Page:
Consider a linear auto-regressive model for time-series, where is a linear function of
This writes , with the ‘‘feature vectors’’
We can fit this model based on historical data via least-squares:
The associated prediction rule is
We can introduce a non-linear version, where is a quadratic function of
This writes , with the augmented feature vectors
It appears that the size of the least-squares problem grows quickly with the degree of the feature vectors. How do we do it in a computationally efficient manner?
We exploit a simple fact: in the least-squares problem
the optimal lies in the span of the data points :
for some vector . Indeed, from the fundamental theorem of linear algebra, every can be written as the sum of two orthogonal vectors:
where (that is, is in the nullspace ).
Hence the least-squares problem depends only on :
The matrix is called the Kernel matrix. It is equal to the Gram matrix of the data points , and provides a measure of similarity between them, in the sense that if they all have the same (unit) Euclidean norm, then is the cosine angle between and .
The prediction rule depends on the scalar products between new point and the data points :
Once is formed (this takes ), then the training problem has only variables. When , this leads to a dramatic reduction in problem size.
In the nonlinear case, we simply replace the feature vectors by some ‘‘augmented’’ feature vectors , with a non-linear mapping.
This leads to the modified kernel matrix
The kernel function associated with mapping is
It provides information about the metric in the feature space, eg:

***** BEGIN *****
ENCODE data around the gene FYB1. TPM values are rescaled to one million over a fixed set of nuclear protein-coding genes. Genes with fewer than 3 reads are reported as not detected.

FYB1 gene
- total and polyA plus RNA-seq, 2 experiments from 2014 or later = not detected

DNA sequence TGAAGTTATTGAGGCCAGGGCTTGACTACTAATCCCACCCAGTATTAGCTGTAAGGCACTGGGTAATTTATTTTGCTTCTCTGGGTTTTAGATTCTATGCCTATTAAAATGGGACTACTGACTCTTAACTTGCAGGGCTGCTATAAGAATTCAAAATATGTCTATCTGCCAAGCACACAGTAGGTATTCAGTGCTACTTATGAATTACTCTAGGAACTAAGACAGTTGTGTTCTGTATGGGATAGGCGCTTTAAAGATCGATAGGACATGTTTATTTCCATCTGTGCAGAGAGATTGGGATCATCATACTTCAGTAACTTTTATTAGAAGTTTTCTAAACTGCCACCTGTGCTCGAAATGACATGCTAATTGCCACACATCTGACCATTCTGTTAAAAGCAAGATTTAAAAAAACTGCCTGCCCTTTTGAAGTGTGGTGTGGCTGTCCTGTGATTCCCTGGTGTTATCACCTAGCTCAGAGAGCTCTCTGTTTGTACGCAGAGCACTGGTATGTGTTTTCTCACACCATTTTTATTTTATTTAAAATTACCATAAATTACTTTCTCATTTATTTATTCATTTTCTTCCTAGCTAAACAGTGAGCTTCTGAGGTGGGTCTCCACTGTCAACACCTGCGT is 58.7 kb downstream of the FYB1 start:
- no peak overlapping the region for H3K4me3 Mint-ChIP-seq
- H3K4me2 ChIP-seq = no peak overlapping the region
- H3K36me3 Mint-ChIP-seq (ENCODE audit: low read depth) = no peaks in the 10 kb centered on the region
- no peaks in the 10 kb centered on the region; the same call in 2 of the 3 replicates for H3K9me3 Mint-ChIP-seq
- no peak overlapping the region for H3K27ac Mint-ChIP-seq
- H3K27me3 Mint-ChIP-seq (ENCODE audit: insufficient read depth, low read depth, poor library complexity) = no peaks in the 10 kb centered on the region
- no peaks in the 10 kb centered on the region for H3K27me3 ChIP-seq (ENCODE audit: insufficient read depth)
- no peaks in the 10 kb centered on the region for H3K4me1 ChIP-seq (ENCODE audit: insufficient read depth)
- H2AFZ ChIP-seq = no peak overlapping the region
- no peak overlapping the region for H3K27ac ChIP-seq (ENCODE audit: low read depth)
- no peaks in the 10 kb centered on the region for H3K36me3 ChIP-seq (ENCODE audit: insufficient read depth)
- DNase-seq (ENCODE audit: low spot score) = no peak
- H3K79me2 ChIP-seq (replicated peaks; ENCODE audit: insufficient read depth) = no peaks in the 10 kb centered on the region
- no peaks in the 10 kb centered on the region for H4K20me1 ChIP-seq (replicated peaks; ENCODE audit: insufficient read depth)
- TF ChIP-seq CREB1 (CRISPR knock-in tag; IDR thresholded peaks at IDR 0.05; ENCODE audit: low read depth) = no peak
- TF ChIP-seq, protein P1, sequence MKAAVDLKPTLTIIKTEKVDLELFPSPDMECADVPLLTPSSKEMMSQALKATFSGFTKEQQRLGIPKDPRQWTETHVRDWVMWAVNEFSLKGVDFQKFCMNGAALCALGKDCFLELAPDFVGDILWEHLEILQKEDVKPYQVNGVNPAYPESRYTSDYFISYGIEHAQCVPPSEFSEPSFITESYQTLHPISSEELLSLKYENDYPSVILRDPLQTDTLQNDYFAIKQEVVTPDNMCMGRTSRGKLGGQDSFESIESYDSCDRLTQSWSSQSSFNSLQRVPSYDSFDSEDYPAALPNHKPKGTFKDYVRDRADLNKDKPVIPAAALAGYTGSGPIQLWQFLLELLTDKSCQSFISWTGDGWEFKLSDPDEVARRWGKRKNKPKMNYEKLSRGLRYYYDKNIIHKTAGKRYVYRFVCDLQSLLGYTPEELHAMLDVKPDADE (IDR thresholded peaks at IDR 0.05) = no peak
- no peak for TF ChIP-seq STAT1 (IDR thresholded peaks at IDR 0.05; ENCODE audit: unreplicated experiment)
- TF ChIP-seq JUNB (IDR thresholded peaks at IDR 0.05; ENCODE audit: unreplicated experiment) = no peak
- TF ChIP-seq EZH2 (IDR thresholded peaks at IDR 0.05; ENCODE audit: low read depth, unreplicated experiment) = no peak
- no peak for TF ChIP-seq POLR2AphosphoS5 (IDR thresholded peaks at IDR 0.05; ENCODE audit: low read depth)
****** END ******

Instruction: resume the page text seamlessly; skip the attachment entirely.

The computational effort involved in
solving the training problem;
making a prediction,
depends only on our ability to quickly evaluate such scalar products. We can't choose arbitrarily; it has to satisfy the above for some .
A variety of kernels are available. Some are adapted to the structure of data, for example text or images. Here are a few popular choices.
In fact, given two vectors , we have
More generally when is the vector formed with all the products between the components of , up to degree , and inserting the right coefficients (like the factor in the above definition of ), then for any two vectors ,
The computational effort grows linearly in .
This represents a dramatic reduction in speed over the ‘‘brute force’’ approach:
Form , ;
evaluate . In the above approach the computational effort grows as .
where is a scale parameter. This allows to ignore points that are too far apart. Conrresponds to a non-linear mapping to infinite-dimensional feature space.
Kernels need to be chosen by the user.
The choice is not always obvious; Gaussian or polynomial kernels are popular.
We control over-fitting via cross validation (to choose, say, the scale parameter of Gaussian kernel, or degree of polynomial kernel).